I crouched on the shore, and took deep breaths as the flopping fish flicked sand into my face. It was becoming increasingly tangled in the gill net, and I knew I had to kill it quickly. Scientists say fish don’t have the capacity to feel pain, but savagely ripping its gills was not it my nature.
Suddenly a knight in wet waders strolled over from his camp chair, carrying a bright orange plastic club.
“Need a bonk?” he asked.
I graciously accepted, and he gave the fish a few quick whacks to the head.
What a relief. It took me several more minutes to untangle the fish from the net, but the deed was done. I had a fish!
As I carried it back to the cooler, I saw Nancy dragging her net to shore as well. By 9:00 we had 3 fish in the cooler and decided to take a break for breakfast. We conked out in our camp chairs, and woke ready to hit high tide and start slaying fish in earnest.
It was craaaaaaazy! We fished side by side, along with a few hundred new friends. It was combat fishing at its finest. Nets were tangled, fish were jumping, and one lady even knocked me over! But everyone was catching fish, so the mood was jovial and spirits high. The gulls squawked and the seals circled, and every few minutes someone would bolt to the shore with a fish splashing in a net. More often than not it was one of us, and before we knew it we had 14 more fish in the cooler.
Killing them never did get easy for me. The people next to us shared their bonker, and I apologized to the fish with every swing. But I did it.
We rolled back into Anchorage around 10 PM and, true to his word, Clark rolled up his sleeves and filleted all 17 of our fish.
We smoked half of them, and the rest were vacuum sealed for fresh, healthy family meals. Here’s a picture of the first batch, almost ready for the smoker:
That should be the end of this story, but the sun kept shining and the fish kept running. How could we not go back and share our amazing experience with the kids? Call us crazy, but the drive was only 3 hours each way. Sure, we’d spend more time driving than fishing, but with three nets in the water hopefully it would be worth it.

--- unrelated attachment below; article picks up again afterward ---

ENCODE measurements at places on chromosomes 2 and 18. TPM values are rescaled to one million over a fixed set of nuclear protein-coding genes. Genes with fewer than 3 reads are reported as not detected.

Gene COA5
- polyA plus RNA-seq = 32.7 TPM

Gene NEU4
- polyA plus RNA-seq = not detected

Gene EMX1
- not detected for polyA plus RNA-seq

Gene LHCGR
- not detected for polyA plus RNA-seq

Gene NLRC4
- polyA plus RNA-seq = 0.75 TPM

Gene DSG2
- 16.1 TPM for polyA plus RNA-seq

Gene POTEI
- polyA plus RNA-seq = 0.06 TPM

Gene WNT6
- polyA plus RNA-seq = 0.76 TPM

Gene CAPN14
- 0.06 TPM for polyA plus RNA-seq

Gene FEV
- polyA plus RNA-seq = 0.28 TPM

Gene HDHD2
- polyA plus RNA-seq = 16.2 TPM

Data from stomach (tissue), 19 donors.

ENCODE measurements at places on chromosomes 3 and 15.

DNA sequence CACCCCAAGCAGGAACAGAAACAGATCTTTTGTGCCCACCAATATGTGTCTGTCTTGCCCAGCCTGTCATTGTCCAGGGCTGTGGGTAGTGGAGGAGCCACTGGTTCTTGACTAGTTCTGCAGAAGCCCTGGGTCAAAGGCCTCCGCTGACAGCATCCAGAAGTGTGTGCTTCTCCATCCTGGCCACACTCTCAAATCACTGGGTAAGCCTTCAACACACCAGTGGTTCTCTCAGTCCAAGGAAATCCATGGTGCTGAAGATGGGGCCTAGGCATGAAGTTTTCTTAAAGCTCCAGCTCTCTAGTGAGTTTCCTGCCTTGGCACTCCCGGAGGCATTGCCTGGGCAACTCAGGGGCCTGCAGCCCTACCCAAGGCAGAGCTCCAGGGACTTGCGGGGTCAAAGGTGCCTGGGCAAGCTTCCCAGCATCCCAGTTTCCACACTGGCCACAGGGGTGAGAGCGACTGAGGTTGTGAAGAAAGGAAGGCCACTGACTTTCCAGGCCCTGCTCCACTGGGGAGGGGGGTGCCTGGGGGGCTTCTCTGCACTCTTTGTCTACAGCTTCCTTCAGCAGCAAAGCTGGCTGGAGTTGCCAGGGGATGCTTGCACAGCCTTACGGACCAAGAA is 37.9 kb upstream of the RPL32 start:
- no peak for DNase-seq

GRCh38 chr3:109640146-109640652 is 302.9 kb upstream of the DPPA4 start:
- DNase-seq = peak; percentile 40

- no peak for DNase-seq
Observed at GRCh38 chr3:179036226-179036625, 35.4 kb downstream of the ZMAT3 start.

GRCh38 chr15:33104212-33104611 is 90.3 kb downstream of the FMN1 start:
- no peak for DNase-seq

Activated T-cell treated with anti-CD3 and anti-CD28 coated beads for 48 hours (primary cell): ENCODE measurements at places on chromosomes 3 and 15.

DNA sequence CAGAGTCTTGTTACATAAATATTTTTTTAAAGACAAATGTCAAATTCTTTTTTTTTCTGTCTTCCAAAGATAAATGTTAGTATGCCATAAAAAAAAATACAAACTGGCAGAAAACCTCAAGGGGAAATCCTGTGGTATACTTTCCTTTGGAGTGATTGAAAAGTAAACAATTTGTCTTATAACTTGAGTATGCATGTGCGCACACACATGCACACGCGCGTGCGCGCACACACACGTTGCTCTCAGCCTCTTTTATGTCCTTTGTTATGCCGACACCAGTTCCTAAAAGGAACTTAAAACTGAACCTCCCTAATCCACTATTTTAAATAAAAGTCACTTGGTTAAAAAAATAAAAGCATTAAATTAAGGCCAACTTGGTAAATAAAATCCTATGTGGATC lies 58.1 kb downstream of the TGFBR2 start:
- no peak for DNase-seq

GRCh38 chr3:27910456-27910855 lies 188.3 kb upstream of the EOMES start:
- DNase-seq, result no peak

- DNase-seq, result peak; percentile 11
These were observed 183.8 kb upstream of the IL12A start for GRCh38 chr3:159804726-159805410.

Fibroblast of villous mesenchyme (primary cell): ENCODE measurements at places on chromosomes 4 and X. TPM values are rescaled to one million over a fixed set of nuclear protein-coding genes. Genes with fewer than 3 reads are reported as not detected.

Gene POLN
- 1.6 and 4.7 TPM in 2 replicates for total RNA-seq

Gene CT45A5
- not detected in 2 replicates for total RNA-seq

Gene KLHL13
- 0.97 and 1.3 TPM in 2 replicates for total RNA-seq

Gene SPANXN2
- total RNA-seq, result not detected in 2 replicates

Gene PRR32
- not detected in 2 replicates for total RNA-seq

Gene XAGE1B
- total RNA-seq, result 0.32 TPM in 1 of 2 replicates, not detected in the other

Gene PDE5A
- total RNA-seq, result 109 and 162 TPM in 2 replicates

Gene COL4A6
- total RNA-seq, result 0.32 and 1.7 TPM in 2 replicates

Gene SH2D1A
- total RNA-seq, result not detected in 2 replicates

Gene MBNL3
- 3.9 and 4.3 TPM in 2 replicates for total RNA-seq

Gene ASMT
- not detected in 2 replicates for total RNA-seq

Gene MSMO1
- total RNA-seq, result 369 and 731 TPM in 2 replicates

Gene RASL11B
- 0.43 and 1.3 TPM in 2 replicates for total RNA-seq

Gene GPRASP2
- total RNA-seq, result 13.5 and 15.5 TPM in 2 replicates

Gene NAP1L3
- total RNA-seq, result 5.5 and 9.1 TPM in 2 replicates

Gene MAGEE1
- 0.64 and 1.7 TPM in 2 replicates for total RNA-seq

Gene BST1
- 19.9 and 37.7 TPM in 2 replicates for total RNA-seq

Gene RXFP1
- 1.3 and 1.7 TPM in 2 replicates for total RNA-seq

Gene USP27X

This is when I invented my signature song to the tune of Whip/Nae-Nae. I drove everyone crazy with my off pitch voice shouting, “Watch us dip! Watch us net-net!” I have never seen my children roll their eyes and storm off so many times in one day.
The kids couldn’t wait to start fishing, and they hit the water as soon as we arrived. They worried the net would be too heavy, so the three of them tried to hold it together. This resulted in one lost fish and several arguments about who would stand where, so it was a relief for all when they abandoned this strategy.
It turns out the kids could hold the nets just fine… all by themselves!
I’ll never forget standing out in the water with Sam, each of us holding a net and chatting away. Suddenly his eyes lit up and he exclaimed, “I GOT ONE!!” He flipped his net and dragged it to shore like a pro. Everyone around cheered for him – what a moment! Before the day was done all three kids had plenty of luck. It was amazing how quickly they learned how to slide the net into the water, hold it upright in the current, and haul it out with a fish.
Catching fish myself was empowering, but watching my children was infinitely better. Their faces filled with shock, then determination, and finally joy when they dragged their fish to the beach. I loved hearing them congratulate each other, and they were so proud and full of joy.
We came home with 27 fish and had a processing party the next day.
It’s time to hang up our dipnets for the season, but I have a feeling this will be an annual tradition for many years to come!